current sessions, even if more than one session is currently
active from different UAs for the same account.
o Digital signatures can be expensive to compute, so HOBA defines a o Digital signatures can be expensive to compute, so HOBA defines a
way for HTTP servers to indicate how long a given challenge value way for HTTP servers to indicate how long a given challenge value
is valid, and a way for UAs to fetch a fresh challenge at any is valid, and a way for UAs to fetch a fresh challenge at any
time. time.
Users are also likely to lose a private key, or the client's memory Users are also likely to lose a private key, or the client's memory
of which key pair is associated with which origin, such as when a of which key pair is associated with which origin, such as when a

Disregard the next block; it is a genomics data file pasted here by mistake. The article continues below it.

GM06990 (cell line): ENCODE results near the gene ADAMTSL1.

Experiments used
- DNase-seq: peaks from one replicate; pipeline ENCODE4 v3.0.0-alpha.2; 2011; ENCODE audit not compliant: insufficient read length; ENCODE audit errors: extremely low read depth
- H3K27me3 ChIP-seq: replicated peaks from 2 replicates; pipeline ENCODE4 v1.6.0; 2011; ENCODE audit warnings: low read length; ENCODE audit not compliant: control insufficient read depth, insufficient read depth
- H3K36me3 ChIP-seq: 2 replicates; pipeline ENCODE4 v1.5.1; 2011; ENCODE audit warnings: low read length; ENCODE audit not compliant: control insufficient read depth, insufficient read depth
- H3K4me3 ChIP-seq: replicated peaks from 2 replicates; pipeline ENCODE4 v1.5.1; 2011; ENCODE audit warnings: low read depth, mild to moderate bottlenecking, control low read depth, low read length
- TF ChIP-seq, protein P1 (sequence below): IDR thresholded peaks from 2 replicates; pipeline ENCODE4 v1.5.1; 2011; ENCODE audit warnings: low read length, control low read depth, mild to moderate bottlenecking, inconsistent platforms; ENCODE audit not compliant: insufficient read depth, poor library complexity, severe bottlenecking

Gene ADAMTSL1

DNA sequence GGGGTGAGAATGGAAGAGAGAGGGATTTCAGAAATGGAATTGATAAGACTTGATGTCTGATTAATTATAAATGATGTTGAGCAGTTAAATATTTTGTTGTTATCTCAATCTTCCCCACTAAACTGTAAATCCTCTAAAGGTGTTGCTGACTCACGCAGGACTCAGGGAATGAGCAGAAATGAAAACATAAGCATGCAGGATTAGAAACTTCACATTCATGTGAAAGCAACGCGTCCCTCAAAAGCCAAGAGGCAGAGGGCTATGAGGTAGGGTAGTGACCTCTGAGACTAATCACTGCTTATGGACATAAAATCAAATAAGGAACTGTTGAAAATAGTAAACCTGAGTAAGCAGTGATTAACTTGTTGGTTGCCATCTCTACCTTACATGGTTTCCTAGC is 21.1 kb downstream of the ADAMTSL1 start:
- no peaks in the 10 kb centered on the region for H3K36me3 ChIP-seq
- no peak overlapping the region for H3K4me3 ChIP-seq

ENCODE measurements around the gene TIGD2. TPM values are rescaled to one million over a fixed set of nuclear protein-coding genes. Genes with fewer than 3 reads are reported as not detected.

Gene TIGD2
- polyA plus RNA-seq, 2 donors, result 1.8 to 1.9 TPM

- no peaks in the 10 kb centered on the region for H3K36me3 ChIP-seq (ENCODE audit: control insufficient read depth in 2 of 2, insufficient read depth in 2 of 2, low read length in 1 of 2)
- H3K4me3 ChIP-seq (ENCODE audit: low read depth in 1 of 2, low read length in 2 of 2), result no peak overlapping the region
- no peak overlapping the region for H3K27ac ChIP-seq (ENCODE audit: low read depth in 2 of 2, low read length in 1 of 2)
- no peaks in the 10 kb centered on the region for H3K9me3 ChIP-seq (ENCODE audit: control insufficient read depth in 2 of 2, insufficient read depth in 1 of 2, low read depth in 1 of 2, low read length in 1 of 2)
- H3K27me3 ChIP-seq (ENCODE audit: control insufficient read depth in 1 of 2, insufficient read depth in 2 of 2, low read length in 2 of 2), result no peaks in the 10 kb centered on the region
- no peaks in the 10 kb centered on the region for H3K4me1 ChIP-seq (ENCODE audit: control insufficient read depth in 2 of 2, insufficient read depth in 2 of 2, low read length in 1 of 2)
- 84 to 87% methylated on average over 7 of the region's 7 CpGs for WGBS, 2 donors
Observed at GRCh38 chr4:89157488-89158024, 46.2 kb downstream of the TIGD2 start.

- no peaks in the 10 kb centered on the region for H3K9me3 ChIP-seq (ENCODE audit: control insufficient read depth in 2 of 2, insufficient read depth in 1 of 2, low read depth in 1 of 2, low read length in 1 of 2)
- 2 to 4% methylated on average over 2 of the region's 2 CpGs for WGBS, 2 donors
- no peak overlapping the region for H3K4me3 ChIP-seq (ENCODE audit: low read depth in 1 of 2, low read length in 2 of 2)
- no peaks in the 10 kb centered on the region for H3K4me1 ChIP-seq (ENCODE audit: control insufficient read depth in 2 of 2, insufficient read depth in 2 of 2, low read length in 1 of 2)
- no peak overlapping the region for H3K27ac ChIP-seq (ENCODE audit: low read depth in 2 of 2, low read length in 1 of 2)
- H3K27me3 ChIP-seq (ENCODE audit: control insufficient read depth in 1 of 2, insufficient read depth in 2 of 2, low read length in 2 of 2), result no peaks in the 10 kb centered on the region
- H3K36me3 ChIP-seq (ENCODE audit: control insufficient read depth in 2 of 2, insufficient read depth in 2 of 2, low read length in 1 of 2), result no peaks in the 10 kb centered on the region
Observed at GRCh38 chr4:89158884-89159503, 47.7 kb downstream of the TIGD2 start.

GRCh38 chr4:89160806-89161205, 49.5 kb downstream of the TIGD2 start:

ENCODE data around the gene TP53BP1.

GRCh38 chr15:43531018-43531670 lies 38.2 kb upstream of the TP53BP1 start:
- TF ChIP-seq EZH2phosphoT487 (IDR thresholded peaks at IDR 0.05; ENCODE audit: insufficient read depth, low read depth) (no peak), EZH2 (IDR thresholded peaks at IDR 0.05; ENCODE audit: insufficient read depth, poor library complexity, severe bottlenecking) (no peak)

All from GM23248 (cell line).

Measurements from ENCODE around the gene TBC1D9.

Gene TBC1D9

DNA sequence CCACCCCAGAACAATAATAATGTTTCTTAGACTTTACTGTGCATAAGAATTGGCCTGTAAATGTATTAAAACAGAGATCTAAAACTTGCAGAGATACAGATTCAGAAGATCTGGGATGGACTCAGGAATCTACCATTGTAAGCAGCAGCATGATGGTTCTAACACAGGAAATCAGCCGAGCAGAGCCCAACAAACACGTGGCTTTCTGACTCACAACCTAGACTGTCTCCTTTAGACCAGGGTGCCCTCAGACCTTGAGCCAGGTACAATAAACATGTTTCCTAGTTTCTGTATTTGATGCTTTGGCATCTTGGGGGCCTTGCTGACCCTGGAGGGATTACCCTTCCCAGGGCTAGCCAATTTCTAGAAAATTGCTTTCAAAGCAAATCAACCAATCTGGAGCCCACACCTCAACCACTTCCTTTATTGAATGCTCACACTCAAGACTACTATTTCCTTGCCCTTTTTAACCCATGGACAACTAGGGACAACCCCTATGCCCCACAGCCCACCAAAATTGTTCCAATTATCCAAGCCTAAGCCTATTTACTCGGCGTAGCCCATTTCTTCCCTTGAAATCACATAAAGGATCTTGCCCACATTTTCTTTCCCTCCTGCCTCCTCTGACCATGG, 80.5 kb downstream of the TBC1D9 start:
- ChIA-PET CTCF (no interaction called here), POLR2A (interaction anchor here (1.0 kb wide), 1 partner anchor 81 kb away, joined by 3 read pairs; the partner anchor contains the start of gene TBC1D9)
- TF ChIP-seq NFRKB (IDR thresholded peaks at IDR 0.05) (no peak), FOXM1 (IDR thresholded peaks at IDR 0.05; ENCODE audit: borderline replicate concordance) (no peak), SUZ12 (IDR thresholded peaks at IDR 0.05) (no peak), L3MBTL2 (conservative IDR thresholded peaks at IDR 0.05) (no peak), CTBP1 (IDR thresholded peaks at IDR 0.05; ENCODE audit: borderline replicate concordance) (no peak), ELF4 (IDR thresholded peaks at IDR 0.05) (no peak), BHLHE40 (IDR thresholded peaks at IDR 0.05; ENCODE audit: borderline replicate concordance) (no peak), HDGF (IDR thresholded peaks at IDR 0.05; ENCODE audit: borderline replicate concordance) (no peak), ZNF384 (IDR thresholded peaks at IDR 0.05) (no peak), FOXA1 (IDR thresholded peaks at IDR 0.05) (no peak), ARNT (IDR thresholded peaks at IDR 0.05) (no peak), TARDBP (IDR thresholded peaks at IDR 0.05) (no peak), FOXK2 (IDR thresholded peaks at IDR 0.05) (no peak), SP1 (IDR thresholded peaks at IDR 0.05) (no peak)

user loses the computer or mobile device in which state is stored. user loses the computer or mobile device in which state is stored.
HOBA does not define a mechanism for deleting the association between HOBA does not define a mechanism for deleting the association between
an existing CPK and an account. Such a mechanism can be implemented an existing CPK and an account. Such a mechanism can be implemented
at the application layer. at the application layer.
The HOBA scheme is far from new, for example, the basic idea is
pretty much identical to the first two messages from "Mechanism R" on
page 6 of [MI93] which predates HOBA by 20 years.
1.1. Interfacing to Applications (Cookies) 1.1. Interfacing to Applications (Cookies)
HOBA can be used as a drop-in replacement for password-based user HOBA can be used as a drop-in replacement for password-based user
authentication schemes used in common web applications. The simplest authentication schemes used in common web applications. The simplest
way is to (re-)direct the UA to a HOBA "Login" URL and for the way is to (re-)direct the UA to a HOBA "Login" URL and for the
response to a successful HTTP request containing a HOBA signature to response to a successful HTTP request containing a HOBA signature to